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MANZINI – Medication availed to members of the public is exposed to all sorts of weather in some of the one-room pharmacies in Matsapha.

As the shortage of medication remains unsolved in the health sector, members of the public residing in some of the peri-urban areas in the Manzini Region, are exposed to medication that is not stored under the stipulated temperatures. This is because some of the so-called pharmacies are operating in one-room flats, with no ceiling, which minimises heat during extremely hot days. A visit by this publication’s reporters to Mbhuleni, under Kwaluseni Constituency, became testament to the submissions by the Ministry of Health that some of the retail pharmacies were inadequately equipped to keep medication.

In a stretch of less than two kilometers, there were four pharmacies in one-room flats where there were no qualified pharmacists within the shops. At Habile Wandvodzana Pharmacy, the assistant found claimed to have been requested by the owner of the establishment to look over for him while he ran his errands. She admitted to have no knowledge of how to prescribe medication as it was not her speciality. In fact, she informed this publication that the proprietor of the pharmacy was her spiritual father. When asked where the spiritual father was, she said: “He has gone to collect stock in Ngwane Park and also run his errands.”


Despite that there was no pharmacist within the establishment, on the wall, a copy of a supposed accreditation from the Eswatini Medical and Dental Council (EMDC) was hung along a trading licence. The pharmacy had sparse medication lined up on its shelves and had no ceiling or air conditioning to retain temperatures at the specified degrees for some of the pharmaceuticals. Later in the day, a male posing as the proprietor of the pharmacy, contacted this publication’s reporter, seeking to explain that he was in a partnership with another individual. When asked about his qualifications, the individual claimed to be a pharmacy technician and had opened the business with a partner whom he supposed had a qualification as a pharmacist. “My partner is a pharmacist but I’m not certain if he is registered with the Eswatini Medical and Dental Council,” he said. When pressed for the unique registration number of the pharmacist, who was supposedly his partner, the proprietor claimed that he was busy at work before requesting to contact this reporter later.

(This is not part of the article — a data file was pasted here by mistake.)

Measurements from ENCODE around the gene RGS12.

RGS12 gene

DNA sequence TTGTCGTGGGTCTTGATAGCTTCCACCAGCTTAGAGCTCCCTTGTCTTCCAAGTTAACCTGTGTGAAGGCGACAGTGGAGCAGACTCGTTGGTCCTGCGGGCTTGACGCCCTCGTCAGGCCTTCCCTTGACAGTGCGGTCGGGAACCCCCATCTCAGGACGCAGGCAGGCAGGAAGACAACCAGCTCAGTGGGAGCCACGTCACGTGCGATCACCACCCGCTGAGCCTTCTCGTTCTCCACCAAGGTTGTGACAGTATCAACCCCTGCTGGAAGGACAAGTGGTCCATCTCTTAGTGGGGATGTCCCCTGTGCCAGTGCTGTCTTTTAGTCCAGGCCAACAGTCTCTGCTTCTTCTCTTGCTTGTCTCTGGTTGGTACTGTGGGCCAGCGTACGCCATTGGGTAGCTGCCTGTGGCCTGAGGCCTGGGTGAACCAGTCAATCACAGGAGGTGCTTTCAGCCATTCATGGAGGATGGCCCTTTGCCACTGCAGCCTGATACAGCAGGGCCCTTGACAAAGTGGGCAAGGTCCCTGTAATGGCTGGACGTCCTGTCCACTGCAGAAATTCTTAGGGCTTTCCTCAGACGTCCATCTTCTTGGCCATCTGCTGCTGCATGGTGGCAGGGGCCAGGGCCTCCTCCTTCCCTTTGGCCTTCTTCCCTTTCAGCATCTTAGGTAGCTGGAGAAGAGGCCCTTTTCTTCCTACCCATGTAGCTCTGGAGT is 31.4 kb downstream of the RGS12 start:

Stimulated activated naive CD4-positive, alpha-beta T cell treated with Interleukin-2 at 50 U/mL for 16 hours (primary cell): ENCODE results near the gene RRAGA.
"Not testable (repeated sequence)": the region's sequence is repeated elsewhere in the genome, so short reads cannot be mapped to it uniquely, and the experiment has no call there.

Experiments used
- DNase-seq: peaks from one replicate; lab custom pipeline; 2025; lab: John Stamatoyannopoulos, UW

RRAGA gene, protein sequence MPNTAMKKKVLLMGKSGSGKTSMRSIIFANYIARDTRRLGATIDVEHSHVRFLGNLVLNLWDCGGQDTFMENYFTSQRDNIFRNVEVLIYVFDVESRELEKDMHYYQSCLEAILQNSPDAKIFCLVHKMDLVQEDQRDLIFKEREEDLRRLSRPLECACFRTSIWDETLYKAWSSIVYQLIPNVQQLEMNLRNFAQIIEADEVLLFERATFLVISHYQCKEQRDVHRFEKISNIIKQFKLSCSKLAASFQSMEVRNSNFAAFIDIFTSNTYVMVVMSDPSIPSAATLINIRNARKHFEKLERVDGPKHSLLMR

Meanwhile, about 10 metres away from this pharmacy was another trading as Esibusisweni Pharmacy. This pharmacy had no individual inside save for medication packed on the shelves. Proprietors of business establishments next to it pleaded ignorance to the whereabouts of its owners. Despite that it is located in a residential area where children were playing along the street; it had its door open and the medication easily accessible to the minors who may consume it. Also, four metres from Esibusisweni Pharmacy was Kadabuka Herbal Pharmacy, which was also unlocked and had no person inside.


At about 300 metres away, next to the community police station, there is another pharmacy. It was also found without a qualified pharmacist within its premises at the time this publication’s reporter visited it. The pharmacy was also in a one-room flat, which had gaps in its roofing. The assistant present said the pharmacist had gone to collect stock and would return later. When asked how she was capable of dispensing medication as this needed a qualified individual, she said her supervisor had taught her. When the pharmacist, Goodness Mashaba, was contacted she said her accreditation was not on display as the establishment had a leaking roof. However, a copy of her Certificate in Pharmacy from the Citizen University of  Zambia and a copy of the trading licence were hung on the wall.